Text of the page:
Wednesday, October 18, 2006

Dem state party chairs want Denver

WE'VE MOVED! Democratic Convention Watch is now at

In a sign of broad support in most of the country, Democratic state party chairs overwhelmingly prefer Denver as the site of the 2008 Democratic National Convention:

Of 36 state party chairs who gave a preference when surveyed by The Denver Post, 31 chose Denver and five New York. Hawaii did not respond; the rest had no clear favorite. Democratic Party national chairman Howard Dean will make the final decision, and the opinions of the state leaders are in no way binding.

And, based on interviews with party leaders, Denver must still contend with a lingering perception that the city is unfriendly to organized labor, and must satisfy the party that it will have the necessary hotel rooms, security and - most of all - cash.

“Ultimately, it probably comes down to the deal - what the city is able to provide in terms of logistics, money, security considerations, hotels, transportation,” said one chairman whose state has hosted a recent national political convention and who asked to speak anonymously about his experience.
The state party organizations form the core of Dean’s base within the Democratic Party, and a Western convention would spotlight the party’s revival in the region, said many Democratic leaders. “Colorado is a great venue to talk about winning the heartland of America and the West,” said Alabama state chairman Joe Turnham.

“I prefer Denver. That’s where our future lies, quite frankly,” said California chairman Art Torres. “It’s the Rocky Mountain strategy that is going to bring the Democratic Party to the White House.”
“It’s very gratifying,” said Debbie Willhite, executive director of Denver’s convention host committee, when told Tuesday night about the tally. “We have every indication that Gov. Dean is very favorable to Denver,” Willhite said. “The decision will be based on a lot of nuts and bolts, and we’re right in there with a lot of nuts and bolts.”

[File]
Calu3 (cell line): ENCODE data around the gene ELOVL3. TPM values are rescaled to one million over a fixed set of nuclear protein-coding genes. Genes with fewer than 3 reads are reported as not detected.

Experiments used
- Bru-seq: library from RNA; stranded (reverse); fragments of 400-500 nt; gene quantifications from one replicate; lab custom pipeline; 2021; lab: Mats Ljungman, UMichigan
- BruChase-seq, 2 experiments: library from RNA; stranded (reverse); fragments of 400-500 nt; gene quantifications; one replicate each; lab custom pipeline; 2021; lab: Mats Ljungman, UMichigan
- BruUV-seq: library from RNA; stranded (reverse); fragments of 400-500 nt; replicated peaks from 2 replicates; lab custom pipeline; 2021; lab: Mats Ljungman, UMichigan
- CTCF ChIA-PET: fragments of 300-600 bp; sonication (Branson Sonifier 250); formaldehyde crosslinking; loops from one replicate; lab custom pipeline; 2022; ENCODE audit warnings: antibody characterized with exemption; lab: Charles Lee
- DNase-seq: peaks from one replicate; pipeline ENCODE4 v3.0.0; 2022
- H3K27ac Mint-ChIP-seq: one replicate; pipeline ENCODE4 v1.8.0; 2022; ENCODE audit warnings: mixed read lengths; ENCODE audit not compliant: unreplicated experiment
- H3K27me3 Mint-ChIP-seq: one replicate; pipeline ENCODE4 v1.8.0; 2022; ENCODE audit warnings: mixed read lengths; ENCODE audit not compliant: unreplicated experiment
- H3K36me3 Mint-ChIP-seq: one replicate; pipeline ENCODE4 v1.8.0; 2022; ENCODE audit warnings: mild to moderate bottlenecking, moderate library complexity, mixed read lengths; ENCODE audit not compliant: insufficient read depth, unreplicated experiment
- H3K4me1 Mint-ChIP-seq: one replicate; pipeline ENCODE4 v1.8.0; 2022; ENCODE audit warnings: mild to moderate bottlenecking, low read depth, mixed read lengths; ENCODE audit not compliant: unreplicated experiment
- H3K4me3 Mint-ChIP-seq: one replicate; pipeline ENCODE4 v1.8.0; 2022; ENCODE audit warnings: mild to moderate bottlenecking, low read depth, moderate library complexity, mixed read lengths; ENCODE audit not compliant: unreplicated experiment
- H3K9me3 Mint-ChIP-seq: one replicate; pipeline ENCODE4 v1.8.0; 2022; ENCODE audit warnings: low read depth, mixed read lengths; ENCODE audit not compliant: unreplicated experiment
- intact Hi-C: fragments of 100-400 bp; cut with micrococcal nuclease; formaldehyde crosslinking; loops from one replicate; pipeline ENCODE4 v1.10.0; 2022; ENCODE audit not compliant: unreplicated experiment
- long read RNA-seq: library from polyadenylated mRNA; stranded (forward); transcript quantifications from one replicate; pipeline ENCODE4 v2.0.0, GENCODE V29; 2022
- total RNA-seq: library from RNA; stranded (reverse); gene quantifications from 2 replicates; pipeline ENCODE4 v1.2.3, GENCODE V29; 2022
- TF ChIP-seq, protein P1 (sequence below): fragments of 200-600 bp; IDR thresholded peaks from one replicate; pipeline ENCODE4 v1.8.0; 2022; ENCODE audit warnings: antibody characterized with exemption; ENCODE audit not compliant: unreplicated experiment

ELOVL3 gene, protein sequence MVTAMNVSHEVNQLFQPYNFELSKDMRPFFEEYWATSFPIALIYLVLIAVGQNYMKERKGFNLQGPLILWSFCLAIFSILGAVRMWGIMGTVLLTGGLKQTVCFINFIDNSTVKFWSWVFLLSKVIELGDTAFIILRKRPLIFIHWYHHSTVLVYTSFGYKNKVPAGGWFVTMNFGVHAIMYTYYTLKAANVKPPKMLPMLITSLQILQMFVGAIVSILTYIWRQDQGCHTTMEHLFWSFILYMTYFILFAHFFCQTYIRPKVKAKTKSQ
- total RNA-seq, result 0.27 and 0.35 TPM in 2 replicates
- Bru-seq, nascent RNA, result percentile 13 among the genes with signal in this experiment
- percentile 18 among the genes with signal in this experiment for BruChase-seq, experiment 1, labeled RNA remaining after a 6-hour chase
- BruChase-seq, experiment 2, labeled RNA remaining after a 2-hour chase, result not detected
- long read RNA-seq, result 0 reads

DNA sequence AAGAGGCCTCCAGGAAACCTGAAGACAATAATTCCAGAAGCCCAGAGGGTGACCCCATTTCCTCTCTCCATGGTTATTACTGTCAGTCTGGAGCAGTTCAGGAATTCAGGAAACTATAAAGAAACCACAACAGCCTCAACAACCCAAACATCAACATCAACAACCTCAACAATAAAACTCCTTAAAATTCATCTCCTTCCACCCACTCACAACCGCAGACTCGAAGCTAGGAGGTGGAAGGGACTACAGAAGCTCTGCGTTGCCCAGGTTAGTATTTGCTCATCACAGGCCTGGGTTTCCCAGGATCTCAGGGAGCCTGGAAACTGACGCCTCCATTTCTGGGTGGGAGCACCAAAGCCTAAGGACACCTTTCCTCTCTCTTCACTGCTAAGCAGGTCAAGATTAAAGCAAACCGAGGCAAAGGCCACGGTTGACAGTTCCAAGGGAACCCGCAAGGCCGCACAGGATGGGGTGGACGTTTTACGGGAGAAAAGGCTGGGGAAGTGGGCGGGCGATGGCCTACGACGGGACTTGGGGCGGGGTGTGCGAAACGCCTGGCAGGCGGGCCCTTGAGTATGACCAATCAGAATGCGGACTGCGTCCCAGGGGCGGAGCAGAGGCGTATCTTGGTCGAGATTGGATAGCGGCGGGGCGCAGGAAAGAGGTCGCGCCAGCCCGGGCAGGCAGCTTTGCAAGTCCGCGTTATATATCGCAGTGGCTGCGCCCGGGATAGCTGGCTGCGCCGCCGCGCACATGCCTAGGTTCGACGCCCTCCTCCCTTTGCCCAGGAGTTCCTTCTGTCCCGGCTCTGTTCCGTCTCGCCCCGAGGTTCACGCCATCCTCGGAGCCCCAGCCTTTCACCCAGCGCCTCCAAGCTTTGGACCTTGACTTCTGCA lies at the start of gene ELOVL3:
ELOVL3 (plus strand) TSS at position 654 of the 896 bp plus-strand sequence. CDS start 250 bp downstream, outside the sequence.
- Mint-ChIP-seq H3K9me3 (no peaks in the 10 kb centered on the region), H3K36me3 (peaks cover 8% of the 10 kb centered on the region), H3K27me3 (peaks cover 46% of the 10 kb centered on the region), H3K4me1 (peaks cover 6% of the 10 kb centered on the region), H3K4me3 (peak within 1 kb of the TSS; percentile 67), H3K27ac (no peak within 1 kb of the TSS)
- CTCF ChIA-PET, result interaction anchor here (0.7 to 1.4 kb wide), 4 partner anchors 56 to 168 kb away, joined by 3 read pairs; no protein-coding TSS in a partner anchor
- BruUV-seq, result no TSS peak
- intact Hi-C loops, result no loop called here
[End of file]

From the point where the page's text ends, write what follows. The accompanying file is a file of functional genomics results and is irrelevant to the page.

New York, of course, has its committed fans. Even those who like Denver acknowledge that the Big Apple is a national media center, chock full of restaurants and other diversions. “New York is New York,” said Nebraska state chair Steven Achelpohl. “You can’t beat the excitement, and it’s a political epicenter.”

Several state leaders had fond memories of the 1992 New York convention that chose the last Democratic president, Bill Clinton. New York “seems to be where we nominate candidates who later become president,” said Texas chairman Boyd Richie.
And Denver must still fight the perception that the city is not friendly to unions. Several state leaders said they have been told of objections to Denver by their allies in organized labor because of a lack of union hotels in the city. They had not heard that Denver labor leaders later withdrew their opposition, nor that workers at the Hyatt Regency Denver at Colorado Convention Center have formed a union.

Still, Denver had broad support across the country. Western governors and party leaders have been pushing the city as a convention site, and 12 Western state chairs endorsed Colorado’s bid. And Southern chairs, who can also feel neglected in a party dominated by Northern states, sided with their Western counterparts. Six of the seven Southern state leaders who expressed a preference chose Denver.

“It is an area of the country we definitely need to reach out to,” said North Carolina chairman Jerry Meek. “And the people of Colorado think more like North Carolina than New Yorkers.” Only two of eight Northeastern leaders who had an opinion chose New York. And Colorado came out on top among the Midwesterners who voiced a preference, seven to two.

The Association of State Democratic Chairs wil be having their next meeting on November 17 in Jackson Hole, Wyoming, and Dean will be attending. It's been suggested that this could be a great time and place to announce Denver as the host of the 2008 convention. And if not, I would imagine that many of these state chairs might just use the opportunity to mention their opinions to Chairman Dean.


Anonymous said...

"And Denver must still fight the perception that the city is not friendly to unions."

Knock it off, Matt. Denver's got it goin' on.

DenverDan said...

It's from the article, not Matt.

Anonymous said...

I really hope Denver can land the DNC, because of the kind of impact it really could have on western Democrat morale. Pundits downplay it, but these things do do something for voters.